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50-65 cm


30-70 kg


35 km/h



The capybara is a mammal native to South America and is the world’s largest living rodent. They can live singly but are normally found in groups of 2-30 individuals with one dominant breeding male.

Capybaras can be either diurnal or nocturnal depending on the hunting pressures. They are semi-aquatic mammals and can hold their breath up to five minutes at a time, with webbed feet to aid with swimming.

The species’ eyes, nose and ears are located towards the top of their heads, giving capybaras the ability to see and breathe while they swim, as well as the ability to fall asleep inside the water.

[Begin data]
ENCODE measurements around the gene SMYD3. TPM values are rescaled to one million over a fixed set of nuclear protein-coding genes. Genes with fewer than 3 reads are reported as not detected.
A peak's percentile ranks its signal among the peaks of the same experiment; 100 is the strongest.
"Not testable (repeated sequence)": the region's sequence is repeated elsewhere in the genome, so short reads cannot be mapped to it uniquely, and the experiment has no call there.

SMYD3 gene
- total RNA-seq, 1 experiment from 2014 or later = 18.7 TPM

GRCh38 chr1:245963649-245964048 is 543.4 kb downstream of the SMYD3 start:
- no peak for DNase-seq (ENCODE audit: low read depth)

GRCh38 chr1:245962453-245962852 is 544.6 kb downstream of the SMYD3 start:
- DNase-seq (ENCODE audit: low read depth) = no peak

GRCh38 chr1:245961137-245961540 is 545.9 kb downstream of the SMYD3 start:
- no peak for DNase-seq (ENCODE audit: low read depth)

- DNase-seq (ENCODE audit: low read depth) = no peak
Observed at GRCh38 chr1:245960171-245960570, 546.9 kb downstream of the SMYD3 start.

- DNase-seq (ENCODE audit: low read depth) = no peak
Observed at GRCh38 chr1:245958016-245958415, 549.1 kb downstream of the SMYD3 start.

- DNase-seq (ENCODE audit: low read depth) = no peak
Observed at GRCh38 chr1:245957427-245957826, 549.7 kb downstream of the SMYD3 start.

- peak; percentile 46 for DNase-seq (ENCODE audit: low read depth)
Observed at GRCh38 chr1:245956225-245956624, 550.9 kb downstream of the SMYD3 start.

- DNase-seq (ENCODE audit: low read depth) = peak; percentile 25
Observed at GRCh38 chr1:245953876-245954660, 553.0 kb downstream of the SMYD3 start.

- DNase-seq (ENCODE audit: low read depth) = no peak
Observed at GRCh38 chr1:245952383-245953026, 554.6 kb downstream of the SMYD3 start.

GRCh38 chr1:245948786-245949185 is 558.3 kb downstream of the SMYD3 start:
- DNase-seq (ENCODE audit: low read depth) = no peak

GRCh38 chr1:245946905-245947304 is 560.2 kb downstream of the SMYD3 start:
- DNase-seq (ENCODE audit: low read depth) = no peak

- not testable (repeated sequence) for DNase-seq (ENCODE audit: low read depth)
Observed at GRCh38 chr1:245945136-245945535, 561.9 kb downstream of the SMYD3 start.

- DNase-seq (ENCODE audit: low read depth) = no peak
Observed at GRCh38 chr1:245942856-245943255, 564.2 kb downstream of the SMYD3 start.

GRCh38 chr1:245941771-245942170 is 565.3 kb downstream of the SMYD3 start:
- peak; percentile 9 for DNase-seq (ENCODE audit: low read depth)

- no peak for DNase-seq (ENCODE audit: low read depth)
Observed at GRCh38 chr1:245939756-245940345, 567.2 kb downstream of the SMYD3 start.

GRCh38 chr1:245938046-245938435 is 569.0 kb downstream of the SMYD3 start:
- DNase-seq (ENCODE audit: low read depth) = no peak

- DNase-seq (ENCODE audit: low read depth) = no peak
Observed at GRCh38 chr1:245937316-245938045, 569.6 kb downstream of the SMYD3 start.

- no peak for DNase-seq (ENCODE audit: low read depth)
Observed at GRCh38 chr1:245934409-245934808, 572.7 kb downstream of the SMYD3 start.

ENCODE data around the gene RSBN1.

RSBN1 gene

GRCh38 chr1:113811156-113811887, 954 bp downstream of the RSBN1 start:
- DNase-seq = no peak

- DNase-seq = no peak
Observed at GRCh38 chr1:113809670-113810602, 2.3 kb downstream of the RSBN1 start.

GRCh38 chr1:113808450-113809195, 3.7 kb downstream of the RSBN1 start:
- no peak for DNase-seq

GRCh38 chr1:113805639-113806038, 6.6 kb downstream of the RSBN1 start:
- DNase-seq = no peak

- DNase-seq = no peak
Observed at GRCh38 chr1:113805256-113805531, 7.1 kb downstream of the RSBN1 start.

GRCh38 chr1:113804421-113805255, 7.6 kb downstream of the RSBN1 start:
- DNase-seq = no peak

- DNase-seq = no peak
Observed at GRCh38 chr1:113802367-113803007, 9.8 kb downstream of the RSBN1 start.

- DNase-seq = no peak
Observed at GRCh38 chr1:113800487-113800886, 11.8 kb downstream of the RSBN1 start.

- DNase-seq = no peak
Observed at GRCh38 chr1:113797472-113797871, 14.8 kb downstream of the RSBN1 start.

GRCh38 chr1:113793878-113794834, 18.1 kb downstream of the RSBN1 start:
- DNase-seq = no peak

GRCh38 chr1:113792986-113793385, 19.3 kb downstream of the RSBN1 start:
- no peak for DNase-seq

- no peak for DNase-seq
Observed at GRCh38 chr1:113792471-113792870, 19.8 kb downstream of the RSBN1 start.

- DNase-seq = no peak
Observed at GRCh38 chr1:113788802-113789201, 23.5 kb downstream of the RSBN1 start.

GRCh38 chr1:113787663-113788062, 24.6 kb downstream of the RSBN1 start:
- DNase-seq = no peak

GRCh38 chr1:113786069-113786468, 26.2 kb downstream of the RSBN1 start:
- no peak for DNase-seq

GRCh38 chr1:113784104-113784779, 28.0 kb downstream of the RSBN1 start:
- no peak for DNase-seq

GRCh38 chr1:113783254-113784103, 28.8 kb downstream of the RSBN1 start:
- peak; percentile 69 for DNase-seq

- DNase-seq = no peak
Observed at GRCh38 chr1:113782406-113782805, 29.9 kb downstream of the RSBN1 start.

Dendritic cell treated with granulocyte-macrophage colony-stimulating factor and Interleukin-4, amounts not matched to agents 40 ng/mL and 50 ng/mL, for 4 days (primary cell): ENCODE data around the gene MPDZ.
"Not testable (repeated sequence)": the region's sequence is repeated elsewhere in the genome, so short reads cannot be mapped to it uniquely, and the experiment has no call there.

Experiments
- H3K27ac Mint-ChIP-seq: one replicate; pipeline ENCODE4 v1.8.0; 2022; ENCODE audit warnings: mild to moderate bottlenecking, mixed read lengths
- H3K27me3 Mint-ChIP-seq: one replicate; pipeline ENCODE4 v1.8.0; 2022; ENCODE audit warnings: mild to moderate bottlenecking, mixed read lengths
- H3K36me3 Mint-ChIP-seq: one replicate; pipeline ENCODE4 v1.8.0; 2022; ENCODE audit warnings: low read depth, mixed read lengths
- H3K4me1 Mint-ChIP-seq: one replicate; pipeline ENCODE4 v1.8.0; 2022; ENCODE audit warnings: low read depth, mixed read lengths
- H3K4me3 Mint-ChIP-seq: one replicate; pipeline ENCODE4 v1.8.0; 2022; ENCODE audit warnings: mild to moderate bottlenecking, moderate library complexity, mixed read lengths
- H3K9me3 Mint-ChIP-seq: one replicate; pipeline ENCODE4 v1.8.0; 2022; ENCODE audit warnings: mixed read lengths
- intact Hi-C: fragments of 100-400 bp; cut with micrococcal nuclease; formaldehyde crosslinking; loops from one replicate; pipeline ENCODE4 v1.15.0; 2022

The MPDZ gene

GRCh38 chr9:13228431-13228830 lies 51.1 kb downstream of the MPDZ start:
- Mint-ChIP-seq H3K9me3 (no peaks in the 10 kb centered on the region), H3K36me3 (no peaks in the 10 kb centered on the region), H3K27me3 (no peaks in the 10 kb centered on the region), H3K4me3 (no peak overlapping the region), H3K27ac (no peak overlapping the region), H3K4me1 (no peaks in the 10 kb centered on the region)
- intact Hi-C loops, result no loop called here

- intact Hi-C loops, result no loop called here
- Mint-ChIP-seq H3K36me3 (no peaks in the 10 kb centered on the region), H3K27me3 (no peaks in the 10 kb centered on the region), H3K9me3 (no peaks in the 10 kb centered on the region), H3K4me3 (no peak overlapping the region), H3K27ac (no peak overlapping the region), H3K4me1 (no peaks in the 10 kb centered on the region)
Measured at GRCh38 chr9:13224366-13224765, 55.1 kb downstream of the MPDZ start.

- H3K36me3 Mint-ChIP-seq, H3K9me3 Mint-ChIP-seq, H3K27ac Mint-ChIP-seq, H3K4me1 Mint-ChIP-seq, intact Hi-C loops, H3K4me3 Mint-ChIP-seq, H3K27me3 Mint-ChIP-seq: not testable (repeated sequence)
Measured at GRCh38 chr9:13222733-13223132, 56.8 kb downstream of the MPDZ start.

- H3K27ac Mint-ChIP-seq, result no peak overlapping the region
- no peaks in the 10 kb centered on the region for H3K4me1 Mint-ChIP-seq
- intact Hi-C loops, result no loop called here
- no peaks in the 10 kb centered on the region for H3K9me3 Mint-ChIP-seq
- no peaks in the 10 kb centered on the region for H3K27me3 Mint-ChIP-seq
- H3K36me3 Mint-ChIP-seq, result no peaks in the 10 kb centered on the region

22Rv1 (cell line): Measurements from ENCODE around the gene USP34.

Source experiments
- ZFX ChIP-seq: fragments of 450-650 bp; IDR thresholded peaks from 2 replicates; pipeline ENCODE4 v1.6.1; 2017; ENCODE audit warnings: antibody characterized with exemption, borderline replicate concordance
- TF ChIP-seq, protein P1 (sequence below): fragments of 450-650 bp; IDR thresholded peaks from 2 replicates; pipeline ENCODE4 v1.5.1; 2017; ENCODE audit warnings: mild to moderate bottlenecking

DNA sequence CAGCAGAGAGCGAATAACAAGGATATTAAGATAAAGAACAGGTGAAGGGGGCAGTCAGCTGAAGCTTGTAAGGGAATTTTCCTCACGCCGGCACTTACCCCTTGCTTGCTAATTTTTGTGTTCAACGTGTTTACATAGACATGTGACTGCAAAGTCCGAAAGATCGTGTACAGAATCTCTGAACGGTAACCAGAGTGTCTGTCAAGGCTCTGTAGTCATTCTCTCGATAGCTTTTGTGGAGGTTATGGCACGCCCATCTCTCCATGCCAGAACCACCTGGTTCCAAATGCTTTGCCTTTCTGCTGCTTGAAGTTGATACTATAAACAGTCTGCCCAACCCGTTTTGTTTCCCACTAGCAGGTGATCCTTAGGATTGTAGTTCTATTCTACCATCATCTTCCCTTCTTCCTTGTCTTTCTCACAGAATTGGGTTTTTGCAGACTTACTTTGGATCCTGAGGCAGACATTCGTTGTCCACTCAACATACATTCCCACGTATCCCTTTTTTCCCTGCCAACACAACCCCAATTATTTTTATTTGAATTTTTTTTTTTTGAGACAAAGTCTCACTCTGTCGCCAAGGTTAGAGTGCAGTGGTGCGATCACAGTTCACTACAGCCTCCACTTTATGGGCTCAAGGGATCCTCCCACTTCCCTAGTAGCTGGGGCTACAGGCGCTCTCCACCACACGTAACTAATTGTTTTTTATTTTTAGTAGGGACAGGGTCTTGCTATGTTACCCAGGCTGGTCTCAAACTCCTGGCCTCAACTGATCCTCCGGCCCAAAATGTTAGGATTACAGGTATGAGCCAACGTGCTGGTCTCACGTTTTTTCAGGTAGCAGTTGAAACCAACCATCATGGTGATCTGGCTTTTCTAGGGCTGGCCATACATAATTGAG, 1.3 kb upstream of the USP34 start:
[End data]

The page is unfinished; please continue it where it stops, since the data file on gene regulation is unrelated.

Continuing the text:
Capybaras are herbivores, mainly grazing on grasses and aquatic plants, but will also eat fruits and tree bark. They will eat a larger variety of plants during the dry season as fewer plants are available. Capybaras eat their own faeces as a source of bacterial gut flora, this helps digest cellulose and to extract the maximum protein and vitamins.

Capybaras are continuously growing their front and cheek teeth to compensate for them being continually worn from eating grass.

Conservation Status

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